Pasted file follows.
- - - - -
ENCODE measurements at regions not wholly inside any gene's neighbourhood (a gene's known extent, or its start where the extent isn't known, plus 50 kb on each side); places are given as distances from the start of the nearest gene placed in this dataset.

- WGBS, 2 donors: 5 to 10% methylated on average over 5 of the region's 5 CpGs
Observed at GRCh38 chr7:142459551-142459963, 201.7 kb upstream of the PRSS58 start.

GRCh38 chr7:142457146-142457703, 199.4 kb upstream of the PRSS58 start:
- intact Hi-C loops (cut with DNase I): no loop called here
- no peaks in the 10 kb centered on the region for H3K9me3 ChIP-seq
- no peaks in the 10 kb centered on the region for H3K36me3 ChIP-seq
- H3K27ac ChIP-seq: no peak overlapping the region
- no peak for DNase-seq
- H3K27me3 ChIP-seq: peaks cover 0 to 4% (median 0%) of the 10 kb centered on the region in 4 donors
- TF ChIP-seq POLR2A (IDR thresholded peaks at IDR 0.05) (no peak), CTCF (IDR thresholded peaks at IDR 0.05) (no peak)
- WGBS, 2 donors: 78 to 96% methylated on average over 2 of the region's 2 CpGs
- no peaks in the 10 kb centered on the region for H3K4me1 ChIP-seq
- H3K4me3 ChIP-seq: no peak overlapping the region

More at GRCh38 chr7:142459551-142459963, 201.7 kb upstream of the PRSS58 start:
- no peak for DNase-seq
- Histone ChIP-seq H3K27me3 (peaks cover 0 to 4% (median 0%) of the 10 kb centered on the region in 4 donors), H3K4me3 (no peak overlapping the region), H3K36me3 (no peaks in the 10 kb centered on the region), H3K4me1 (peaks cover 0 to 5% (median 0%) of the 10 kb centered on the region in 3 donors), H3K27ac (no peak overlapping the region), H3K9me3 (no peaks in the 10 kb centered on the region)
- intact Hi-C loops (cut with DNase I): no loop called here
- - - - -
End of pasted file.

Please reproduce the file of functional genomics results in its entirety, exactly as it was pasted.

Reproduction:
ENCODE measurements at regions not wholly inside any gene's neighbourhood (a gene's known extent, or its start where the extent isn't known, plus 50 kb on each side); places are given as distances from the start of the nearest gene placed in this dataset.

- WGBS, 2 donors: 5 to 10% methylated on average over 5 of the region's 5 CpGs
Observed at GRCh38 chr7:142459551-142459963, 201.7 kb upstream of the PRSS58 start.

GRCh38 chr7:142457146-142457703, 199.4 kb upstream of the PRSS58 start:
- intact Hi-C loops (cut with DNase I): no loop called here
- no peaks in the 10 kb centered on the region for H3K9me3 ChIP-seq
- no peaks in the 10 kb centered on the region for H3K36me3 ChIP-seq
- H3K27ac ChIP-seq: no peak overlapping the region
- no peak for DNase-seq
- H3K27me3 ChIP-seq: peaks cover 0 to 4% (median 0%) of the 10 kb centered on the region in 4 donors
- TF ChIP-seq POLR2A (IDR thresholded peaks at IDR 0.05) (no peak), CTCF (IDR thresholded peaks at IDR 0.05) (no peak)
- WGBS, 2 donors: 78 to 96% methylated on average over 2 of the region's 2 CpGs
- no peaks in the 10 kb centered on the region for H3K4me1 ChIP-seq
- H3K4me3 ChIP-seq: no peak overlapping the region

More at GRCh38 chr7:142459551-142459963, 201.7 kb upstream of the PRSS58 start:
- no peak for DNase-seq
- Histone ChIP-seq H3K27me3 (peaks cover 0 to 4% (median 0%) of the 10 kb centered on the region in 4 donors), H3K4me3 (no peak overlapping the region), H3K36me3 (no peaks in the 10 kb centered on the region), H3K4me1 (peaks cover 0 to 5% (median 0%) of the 10 kb centered on the region in 3 donors), H3K27ac (no peak overlapping the region), H3K9me3 (no peaks in the 10 kb centered on the region)
- intact Hi-C loops (cut with DNase I): no loop called here